Back to the grind.
As much of a Christmas maniac as I am, my very favorite day is the day after Christmas. It is my only day off all year. School is out. Leftovers abound. There is candy laying around.
These things are also true of the day after Thanksgiving, but I don't take that day off. And although there are plenty of leftovers and some pie the day after Thanksgiving, the day after Christmas has one more perk: there is always something to play with.
Mrs. Morris gave me a laminating machine. I don't know what I'll laminate. But look out, I'll be laminating everything. You could be next.
Mrs. Andrews gave us some plastic boxes in which to store our saint medals. Sister St. Aloysius busied herself sorting.
Sister Mary Fiacre ate See's Candy from Mrs. Gott. I haven't checked to see how much she got through. If there's anything left I'll laminate it.
We had a lovely Christmas day looking at the twinkling lights and listening to the children sing at Mass. The eighth grade boys get to do the bass "puddly pum" part of "The Little Drummer Boy" and they are very proud because their voices have changed. Some of them, anyhow. Some are still Vienna Boys Choir material for another year or so. At any rate it's about the only time of year the eighth grade boys are enjoyable. The rest of the year their company perpetually attains penance rating. "For your penance, hang around the eighth grade boys for a couple of hours."
I also received a 'gag' gift. I am well known for asking people who leave the room with no explanation and shortly return if they have washed their hands. Some anonymous person left me one of those "EMPLOYEES MUST WASH HANDS" placards with a note that said "from Teddy". I suspect it was Sister St. Aloysius. Teddy doesn't have any money. Teddy took the day off, too. Here he is under the tree.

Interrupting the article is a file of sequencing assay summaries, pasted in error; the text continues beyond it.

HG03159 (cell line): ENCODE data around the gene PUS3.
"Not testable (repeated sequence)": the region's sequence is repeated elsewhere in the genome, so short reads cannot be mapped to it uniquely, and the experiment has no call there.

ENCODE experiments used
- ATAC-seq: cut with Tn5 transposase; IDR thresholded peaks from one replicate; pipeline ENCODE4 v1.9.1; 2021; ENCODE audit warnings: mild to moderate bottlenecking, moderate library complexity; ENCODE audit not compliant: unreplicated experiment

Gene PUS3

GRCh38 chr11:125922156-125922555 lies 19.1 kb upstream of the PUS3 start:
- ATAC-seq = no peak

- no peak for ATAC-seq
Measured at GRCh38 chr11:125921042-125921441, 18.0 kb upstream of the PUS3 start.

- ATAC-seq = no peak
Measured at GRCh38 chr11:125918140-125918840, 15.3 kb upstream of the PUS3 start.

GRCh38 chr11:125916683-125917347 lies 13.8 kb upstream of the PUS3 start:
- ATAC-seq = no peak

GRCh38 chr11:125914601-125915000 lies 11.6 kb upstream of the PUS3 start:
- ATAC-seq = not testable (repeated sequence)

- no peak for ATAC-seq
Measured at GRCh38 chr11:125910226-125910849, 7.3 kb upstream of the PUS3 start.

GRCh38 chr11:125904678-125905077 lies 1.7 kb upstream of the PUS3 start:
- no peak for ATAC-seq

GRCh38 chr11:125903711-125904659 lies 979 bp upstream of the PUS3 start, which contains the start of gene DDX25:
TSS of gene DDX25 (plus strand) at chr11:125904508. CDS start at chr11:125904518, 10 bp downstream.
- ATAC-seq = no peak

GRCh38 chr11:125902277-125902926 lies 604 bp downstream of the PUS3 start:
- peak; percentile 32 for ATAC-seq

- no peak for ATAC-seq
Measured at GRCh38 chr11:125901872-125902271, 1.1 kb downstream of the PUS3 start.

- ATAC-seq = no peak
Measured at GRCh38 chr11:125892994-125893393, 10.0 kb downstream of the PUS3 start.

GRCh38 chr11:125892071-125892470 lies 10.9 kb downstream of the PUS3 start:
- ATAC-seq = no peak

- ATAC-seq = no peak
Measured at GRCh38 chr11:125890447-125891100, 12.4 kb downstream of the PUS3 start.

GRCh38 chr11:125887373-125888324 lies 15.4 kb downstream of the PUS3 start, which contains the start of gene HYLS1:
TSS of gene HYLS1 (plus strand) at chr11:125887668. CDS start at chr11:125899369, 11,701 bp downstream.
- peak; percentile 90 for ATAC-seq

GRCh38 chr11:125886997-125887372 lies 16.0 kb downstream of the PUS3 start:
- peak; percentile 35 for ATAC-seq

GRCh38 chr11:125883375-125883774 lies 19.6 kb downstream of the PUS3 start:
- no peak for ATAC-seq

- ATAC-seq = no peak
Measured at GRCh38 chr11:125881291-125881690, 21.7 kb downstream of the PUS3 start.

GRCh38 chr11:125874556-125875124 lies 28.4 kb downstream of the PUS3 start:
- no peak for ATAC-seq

By the way, when you wash your hands while you've left the room for a short time, you should sing "Twinkle, twinkle little star" while you do it. The whole song, not just that one phrase, otherwise you're hands will not really be clean. This is for all you people who slide their hands under the faucet for two seconds....'twinkle, twinkle'....you're out of there. This will not do.
Today we are all back at our routines with a few added responsibilities, like watering the 2 million poinsettias that are placed around the altar without getting water on the carpet. We are taking Sister Mary Fiacre with us to the church and parking her next to the manger scene. I think she scared a poor old lady who imagined she was one of the wise men for a second there. That woman should have realized it's not time for the wise men yet.